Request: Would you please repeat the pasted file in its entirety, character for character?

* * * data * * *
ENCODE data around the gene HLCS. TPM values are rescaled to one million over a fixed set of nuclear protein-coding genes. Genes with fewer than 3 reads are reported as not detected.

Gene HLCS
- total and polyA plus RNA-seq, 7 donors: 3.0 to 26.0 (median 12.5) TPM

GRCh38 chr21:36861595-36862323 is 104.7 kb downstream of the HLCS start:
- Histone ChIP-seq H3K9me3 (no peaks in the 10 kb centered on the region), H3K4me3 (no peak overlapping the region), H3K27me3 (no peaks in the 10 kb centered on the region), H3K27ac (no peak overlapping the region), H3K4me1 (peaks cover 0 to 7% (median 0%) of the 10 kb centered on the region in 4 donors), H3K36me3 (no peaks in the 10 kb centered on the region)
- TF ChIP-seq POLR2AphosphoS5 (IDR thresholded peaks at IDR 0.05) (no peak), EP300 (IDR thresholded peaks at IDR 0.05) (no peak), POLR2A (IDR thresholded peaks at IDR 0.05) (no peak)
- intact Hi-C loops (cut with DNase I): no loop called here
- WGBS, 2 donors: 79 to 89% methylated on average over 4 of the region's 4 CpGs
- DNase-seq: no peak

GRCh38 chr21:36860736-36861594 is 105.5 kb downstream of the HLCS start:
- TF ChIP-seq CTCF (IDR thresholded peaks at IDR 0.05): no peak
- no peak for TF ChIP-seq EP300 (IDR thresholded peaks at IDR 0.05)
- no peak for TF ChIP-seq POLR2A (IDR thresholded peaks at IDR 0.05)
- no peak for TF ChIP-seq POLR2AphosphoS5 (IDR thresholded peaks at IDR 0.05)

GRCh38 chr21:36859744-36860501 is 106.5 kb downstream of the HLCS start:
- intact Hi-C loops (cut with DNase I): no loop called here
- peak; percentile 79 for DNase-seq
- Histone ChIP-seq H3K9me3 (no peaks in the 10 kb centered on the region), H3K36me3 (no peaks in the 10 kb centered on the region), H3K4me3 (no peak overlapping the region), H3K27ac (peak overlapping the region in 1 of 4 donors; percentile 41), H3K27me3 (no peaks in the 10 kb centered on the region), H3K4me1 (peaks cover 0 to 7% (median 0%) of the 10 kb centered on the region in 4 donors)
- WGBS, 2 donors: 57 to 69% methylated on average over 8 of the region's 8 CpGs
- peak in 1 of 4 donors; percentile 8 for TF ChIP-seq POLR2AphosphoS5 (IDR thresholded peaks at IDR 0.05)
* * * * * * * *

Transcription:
ENCODE data around the gene HLCS. TPM values are rescaled to one million over a fixed set of nuclear protein-coding genes. Genes with fewer than 3 reads are reported as not detected.

Gene HLCS
- total and polyA plus RNA-seq, 7 donors: 3.0 to 26.0 (median 12.5) TPM

GRCh38 chr21:36861595-36862323 is 104.7 kb downstream of the HLCS start:
- Histone ChIP-seq H3K9me3 (no peaks in the 10 kb centered on the region), H3K4me3 (no peak overlapping the region), H3K27me3 (no peaks in the 10 kb centered on the region), H3K27ac (no peak overlapping the region), H3K4me1 (peaks cover 0 to 7% (median 0%) of the 10 kb centered on the region in 4 donors), H3K36me3 (no peaks in the 10 kb centered on the region)
- TF ChIP-seq POLR2AphosphoS5 (IDR thresholded peaks at IDR 0.05) (no peak), EP300 (IDR thresholded peaks at IDR 0.05) (no peak), POLR2A (IDR thresholded peaks at IDR 0.05) (no peak)
- intact Hi-C loops (cut with DNase I): no loop called here
- WGBS, 2 donors: 79 to 89% methylated on average over 4 of the region's 4 CpGs
- DNase-seq: no peak

GRCh38 chr21:36860736-36861594 is 105.5 kb downstream of the HLCS start:
- TF ChIP-seq CTCF (IDR thresholded peaks at IDR 0.05): no peak
- no peak for TF ChIP-seq EP300 (IDR thresholded peaks at IDR 0.05)
- no peak for TF ChIP-seq POLR2A (IDR thresholded peaks at IDR 0.05)
- no peak for TF ChIP-seq POLR2AphosphoS5 (IDR thresholded peaks at IDR 0.05)

GRCh38 chr21:36859744-36860501 is 106.5 kb downstream of the HLCS start:
- intact Hi-C loops (cut with DNase I): no loop called here
- peak; percentile 79 for DNase-seq
- Histone ChIP-seq H3K9me3 (no peaks in the 10 kb centered on the region), H3K36me3 (no peaks in the 10 kb centered on the region), H3K4me3 (no peak overlapping the region), H3K27ac (peak overlapping the region in 1 of 4 donors; percentile 41), H3K27me3 (no peaks in the 10 kb centered on the region), H3K4me1 (peaks cover 0 to 7% (median 0%) of the 10 kb centered on the region in 4 donors)
- WGBS, 2 donors: 57 to 69% methylated on average over 8 of the region's 8 CpGs
- peak in 1 of 4 donors; percentile 8 for TF ChIP-seq POLR2AphosphoS5 (IDR thresholded peaks at IDR 0.05)